Menstrual leave and gender marketing – Spain’s new draft bills

Spain has become the first European country to approve a draft law to give paid period leave to women suffering from severe menstrual pain. The proposed legislation is sparking a debate about an issue that is still being largely ignored in the global world of work.

Women suffering from severe period pain are to be given menstrual leave in Spain.
Image: © ssstocker/Adobe Stock

Period leave: emancipation or stigmatization?

Cramps, headache, fatigue, and heavy bleeding: Each month, billions of women experience uncomfortable and painful menstrual symptoms. For some, the symptoms are so debilitating that they can hardly go about their day-to-day life.

In response, Spain is planning on introducing a gender-specific law to grant menstrual leave – the first country in the EU to do so. Only a few countries in the world have already adopted similar legislation: Japan, Taiwan, South Korea, Indonesia, and Zambia, for example, offer paid leave for women with menstrual problems. However, a recent survey conducted by Nikkei in March 2022 found that only 10 percent of female employees in Japan utilize this option.

Why? Because many women still fear that they’ll be stigmatized or professionally disadvantaged if they take menstrual leave.

Opinions are also split among politicians in Spain with regard to its draft law. Nadia Calviño, Minister for the Economy, is known to be a passionate defender of women’s rights and interprets the law as a step back for gender equality: “This government will never adopt measures that stigmatize women,” was her stance in the debate. Yolanda Diaz, Minister for Work, counterargued that stigmatization only occurs when the gaps between men and women in the world of work are ignored.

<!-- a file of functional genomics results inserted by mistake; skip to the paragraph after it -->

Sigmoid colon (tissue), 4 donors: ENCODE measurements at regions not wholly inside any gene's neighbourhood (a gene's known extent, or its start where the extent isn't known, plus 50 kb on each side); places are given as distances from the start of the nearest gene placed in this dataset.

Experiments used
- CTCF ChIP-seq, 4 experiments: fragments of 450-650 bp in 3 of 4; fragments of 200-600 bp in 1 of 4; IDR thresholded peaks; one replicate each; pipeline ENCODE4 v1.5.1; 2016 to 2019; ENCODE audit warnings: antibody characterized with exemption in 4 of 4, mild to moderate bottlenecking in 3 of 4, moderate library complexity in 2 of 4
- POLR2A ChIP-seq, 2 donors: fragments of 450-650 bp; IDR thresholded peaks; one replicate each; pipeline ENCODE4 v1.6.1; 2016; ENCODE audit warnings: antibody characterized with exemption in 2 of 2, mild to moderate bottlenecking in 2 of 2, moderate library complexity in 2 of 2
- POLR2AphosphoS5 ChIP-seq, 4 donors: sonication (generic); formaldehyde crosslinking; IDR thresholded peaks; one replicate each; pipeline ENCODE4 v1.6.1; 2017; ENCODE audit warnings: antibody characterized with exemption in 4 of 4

And how will the planned law work in practice? Menstrual leave will be granted upon presentation of a medical certificate and would need to be requested per month if symptoms arise. So it won’t generally be handed out to all women. The costs of the work absence are to be covered by social security.

In Germany, this issue has not been discussed to date. Such a law granting additional paid leave would also violate the current Act on Equal Treatment.

However, some companies are offering their employees the straightforward option of taking menstrual leave as sick leave, for example The Female Company in Berlin and everdrop in Munich.

Spain additionally tightens rules on gender marketing

On top of the discussion surrounding the draft law for menstrual leave, Spain is also tightening its rules on sexist advertising. Although this kind of advertising was banned in 2004, companies are still using gender stereotypes in their marketing campaigns. It’s an especially popular tactic in the toy industry: girls play with dolls, while boys are adventurers.

The new code contains 64 new rules to make toy advertising more neutral. The Ministry of Consumer Affairs hopes that this will promote a pluralistic, egalitarian, and stereotype-free image of minors.